The FTC recently voted to authorize the use of compulsory processes—the FTC’s primary investigatory tools—on what it calls “key law enforcement priorities.” The resolutions allow investigators to take actions like issuing subpoenas and civil investigations demands (commonly referred to as “CIDs”) in a variety of areas. Of note is the inclusion of both healthcare markets and technology platforms, signaling a potential FTC interest in those sectors.

Continue Reading FTC Signals Focus on Healthcare and Technology Platforms, Among Others

Recently, the National Institute of Standards and Technology (NIST) requested comments to its Resource Guide for implementing the HIPAA Security Rule. (i.e., SP 800-66). This Guide, first released in 2008, summarizes the HIPAA Security Rule standards and explains the structure and organization of the Security Rule.
Continue Reading NIST Plans to Update HIPAA Security Guidance – Asks for Comments

Utah’s governor recently signed into law SB 227, creating the Genetic Information Privacy Act (GIPA). The law, which is anticipated to go into effect in May, is aimed at protecting genetic data collected from direct-to-consumer genetic testing companies. Generally, the law creates requirements for (i) notice; (ii) consent for certain data uses; (iii) data security obligations; and (iv) access, deletion, and destruction rights.
Continue Reading States Continue to Step in to Safeguard Genetic Information

The new acting FTC chair, Rebecca Kelly Slaughter, recently signaled that the FTC may increase enforcement and penalties in the privacy and data security realm. Slaughter pointed to several areas of focus for the FTC this year, which companies will want to keep in mind:
Continue Reading What Is FTC’s Course Under Biden?

Will HHS’ approach for imposing penalties in the aftermath of a data breach become a little clearer in 2021? This is a distinct possibility in the wake of a Fifth Circuit decision vacating penalties against MD Anderson Cancer Center. The hospital suffered three data breaches, leading HHS to impose over $4 million in civil penalties. That fine was reversed recently by the Fifth Circuit as arbitrary, capricious, and contrary to law.
Continue Reading What Does the Fifth Circuit’s Vacating of HHS HIPAA Fines Mean for Companies This Year?

The HHS Office for Civil Rights released, at the end of last year, findings from audits it conducted in 2016 and 2017 of 166 covered entities and 41 business associates. The report represents the periodic audit that the Department of Health and Human Services must periodically conduct of covered entities and business associates for compliance with the requirements of HIPAA and the HITECH Privacy, Security, and Breach Notification Rules. There are many practical take-aways for businesses from the OCR’s report.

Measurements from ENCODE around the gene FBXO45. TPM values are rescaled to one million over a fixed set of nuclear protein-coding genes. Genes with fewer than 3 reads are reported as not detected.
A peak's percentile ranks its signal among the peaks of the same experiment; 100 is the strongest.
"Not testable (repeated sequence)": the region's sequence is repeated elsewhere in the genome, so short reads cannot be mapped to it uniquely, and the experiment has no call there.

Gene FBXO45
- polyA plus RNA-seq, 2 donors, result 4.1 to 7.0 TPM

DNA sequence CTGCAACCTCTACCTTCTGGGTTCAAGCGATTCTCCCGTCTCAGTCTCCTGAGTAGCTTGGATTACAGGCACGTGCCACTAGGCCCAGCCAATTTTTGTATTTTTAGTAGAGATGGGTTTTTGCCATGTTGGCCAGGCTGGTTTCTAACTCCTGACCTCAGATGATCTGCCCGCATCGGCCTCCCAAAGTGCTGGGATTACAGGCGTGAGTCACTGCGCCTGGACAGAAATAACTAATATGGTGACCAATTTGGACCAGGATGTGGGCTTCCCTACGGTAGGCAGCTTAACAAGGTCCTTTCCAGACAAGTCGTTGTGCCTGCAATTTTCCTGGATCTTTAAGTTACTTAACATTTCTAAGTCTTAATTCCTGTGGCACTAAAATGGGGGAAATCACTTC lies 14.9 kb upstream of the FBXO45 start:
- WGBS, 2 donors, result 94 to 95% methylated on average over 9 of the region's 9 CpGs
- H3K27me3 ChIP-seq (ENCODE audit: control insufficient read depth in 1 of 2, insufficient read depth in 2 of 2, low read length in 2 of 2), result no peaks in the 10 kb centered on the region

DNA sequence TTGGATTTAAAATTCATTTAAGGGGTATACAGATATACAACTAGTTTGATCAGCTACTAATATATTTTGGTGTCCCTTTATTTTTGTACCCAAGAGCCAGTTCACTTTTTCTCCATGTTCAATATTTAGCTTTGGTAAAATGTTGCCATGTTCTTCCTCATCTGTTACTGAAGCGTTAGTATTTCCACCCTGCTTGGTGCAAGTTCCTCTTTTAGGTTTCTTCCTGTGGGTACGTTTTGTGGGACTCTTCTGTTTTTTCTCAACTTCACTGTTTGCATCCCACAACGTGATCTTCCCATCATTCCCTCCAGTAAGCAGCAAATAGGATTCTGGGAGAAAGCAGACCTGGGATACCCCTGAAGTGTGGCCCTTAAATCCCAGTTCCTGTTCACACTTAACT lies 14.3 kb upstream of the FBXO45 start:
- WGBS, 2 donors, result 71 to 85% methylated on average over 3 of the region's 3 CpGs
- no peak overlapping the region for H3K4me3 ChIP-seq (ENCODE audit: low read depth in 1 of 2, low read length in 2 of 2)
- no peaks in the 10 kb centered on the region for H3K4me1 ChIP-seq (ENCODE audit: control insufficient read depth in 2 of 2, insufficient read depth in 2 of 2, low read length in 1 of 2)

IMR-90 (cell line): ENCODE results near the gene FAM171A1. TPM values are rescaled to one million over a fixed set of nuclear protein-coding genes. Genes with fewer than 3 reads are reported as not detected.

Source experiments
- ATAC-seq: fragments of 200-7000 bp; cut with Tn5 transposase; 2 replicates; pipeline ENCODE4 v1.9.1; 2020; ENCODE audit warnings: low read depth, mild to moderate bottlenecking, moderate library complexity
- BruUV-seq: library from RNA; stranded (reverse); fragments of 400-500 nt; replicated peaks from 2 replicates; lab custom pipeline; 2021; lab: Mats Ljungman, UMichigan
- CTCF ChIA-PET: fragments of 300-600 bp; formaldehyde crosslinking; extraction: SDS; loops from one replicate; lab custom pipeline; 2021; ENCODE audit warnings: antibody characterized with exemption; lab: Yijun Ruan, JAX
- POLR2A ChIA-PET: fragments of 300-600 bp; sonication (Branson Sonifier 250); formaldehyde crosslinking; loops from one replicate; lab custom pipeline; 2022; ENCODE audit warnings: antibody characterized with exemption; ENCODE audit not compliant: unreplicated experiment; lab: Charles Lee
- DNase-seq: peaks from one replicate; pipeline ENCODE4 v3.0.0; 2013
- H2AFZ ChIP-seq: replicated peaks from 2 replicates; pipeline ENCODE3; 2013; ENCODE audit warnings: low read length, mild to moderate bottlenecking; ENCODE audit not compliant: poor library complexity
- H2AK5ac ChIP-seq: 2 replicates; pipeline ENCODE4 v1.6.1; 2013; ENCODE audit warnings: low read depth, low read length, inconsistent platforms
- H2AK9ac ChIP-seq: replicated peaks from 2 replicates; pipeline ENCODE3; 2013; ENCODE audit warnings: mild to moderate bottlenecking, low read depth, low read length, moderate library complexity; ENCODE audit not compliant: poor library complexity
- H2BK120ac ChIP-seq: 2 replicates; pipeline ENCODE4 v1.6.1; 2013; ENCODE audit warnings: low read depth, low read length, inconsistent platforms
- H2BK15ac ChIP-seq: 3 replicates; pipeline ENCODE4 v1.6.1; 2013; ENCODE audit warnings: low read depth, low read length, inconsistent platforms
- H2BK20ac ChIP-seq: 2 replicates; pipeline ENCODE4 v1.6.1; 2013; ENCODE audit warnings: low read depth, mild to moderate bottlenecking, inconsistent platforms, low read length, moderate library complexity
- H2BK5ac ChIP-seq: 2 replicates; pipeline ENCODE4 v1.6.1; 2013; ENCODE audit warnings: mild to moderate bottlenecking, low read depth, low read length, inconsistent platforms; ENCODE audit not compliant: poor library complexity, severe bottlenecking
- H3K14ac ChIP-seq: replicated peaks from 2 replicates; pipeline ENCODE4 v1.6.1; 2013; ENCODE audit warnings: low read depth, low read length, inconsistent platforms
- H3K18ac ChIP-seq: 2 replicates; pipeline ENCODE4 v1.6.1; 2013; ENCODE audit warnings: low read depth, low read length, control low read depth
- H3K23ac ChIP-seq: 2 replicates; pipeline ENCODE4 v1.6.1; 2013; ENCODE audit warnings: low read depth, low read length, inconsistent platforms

Continue Reading Learning from the Mistakes of Others: OCR Releases Audit Report

An amendment to the CCPA recently passed through the legislature, adding some much needed clarity to HIPAA-regulated entities, research institutions and other life science and medical device companies. CCPA in its current form left open uncertainty for business associates, de-identified information, and information collected in the course of medical research. AB 713 helps clarify certain exemptions and applicability of CCPA to organizations in the health and research space.
Continue Reading CCPA Amendment Adds Needed Clarity for Medical & Research Community

The EDPB recently issued guidelines about how to use health data during the current pandemic in compliance with GDPR. Given the COVID-19 pandemic, there have been many research efforts in place to fight against the virus.  The EDPB’s guidelines shed light on the special rules for processing health data for scientific research, which apply in the context of the COVID-19 pandemic:
Continue Reading Using Health Data in Europe During COVID-19

HHS recently announced that it will not impose penalties if business associates disclose protected health information relating to COVID-19 during the public health emergency period. This waiver, announced in a Notification of Enforcement Discretion, applies if the disclosure is for public health and health oversight activities. It will apply, the Office for Civil Rights at HHS explained, even if their business associate agreement with covered entities does not specifically allow for such disclosure if two things hold true. First, that the disclosure or use is made in “good faith” for public health activities and health oversight activities.  Second, that the BA informs the covered entity within ten days after the use or disclosure occurs.  Examples provided by HHS include BA notifications to public health authorities, such as the CDC, health departments and CMS.
Continue Reading HHS Relaxes Restrictions on Certain PHI Disclosures During COVID-19 Public Health Emergency